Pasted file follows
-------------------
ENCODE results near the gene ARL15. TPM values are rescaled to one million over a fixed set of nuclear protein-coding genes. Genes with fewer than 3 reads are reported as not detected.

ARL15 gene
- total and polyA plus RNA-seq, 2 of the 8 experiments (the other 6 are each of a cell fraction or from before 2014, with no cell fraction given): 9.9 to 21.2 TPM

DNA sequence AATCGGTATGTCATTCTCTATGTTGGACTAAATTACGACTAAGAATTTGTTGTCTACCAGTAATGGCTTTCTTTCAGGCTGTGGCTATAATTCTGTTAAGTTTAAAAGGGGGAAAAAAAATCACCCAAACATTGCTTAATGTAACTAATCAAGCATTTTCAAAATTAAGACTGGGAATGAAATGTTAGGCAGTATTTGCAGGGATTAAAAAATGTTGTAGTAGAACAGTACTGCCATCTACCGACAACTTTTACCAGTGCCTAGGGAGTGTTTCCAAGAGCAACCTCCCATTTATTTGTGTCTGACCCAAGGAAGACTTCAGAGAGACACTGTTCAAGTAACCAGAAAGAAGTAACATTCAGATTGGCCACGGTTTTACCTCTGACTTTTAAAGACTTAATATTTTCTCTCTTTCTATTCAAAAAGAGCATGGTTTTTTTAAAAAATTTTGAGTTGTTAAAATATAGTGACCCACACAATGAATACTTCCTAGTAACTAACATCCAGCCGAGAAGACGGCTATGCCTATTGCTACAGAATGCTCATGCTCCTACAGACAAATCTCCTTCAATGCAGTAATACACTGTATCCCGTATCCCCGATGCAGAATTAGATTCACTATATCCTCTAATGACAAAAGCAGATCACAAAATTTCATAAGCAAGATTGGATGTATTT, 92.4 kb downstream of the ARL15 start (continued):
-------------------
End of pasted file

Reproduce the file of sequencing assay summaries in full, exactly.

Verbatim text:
ENCODE results near the gene ARL15. TPM values are rescaled to one million over a fixed set of nuclear protein-coding genes. Genes with fewer than 3 reads are reported as not detected.

ARL15 gene
- total and polyA plus RNA-seq, 2 of the 8 experiments (the other 6 are each of a cell fraction or from before 2014, with no cell fraction given): 9.9 to 21.2 TPM

DNA sequence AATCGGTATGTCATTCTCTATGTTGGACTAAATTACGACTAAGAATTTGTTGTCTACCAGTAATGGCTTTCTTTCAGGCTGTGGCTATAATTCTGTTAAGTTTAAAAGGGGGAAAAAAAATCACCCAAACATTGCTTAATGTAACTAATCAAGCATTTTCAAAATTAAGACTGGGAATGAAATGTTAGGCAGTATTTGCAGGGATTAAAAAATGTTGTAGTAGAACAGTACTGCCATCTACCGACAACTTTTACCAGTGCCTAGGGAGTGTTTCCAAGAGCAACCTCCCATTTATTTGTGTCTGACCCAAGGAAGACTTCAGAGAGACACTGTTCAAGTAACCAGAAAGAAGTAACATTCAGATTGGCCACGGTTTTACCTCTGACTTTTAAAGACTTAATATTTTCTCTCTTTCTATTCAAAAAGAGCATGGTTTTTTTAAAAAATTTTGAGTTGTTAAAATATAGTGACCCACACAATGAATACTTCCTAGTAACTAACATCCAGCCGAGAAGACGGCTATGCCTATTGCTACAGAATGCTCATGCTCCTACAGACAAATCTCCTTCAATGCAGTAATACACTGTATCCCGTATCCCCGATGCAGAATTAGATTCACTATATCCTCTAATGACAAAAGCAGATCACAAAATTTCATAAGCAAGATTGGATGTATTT, 92.4 kb downstream of the ARL15 start (continued):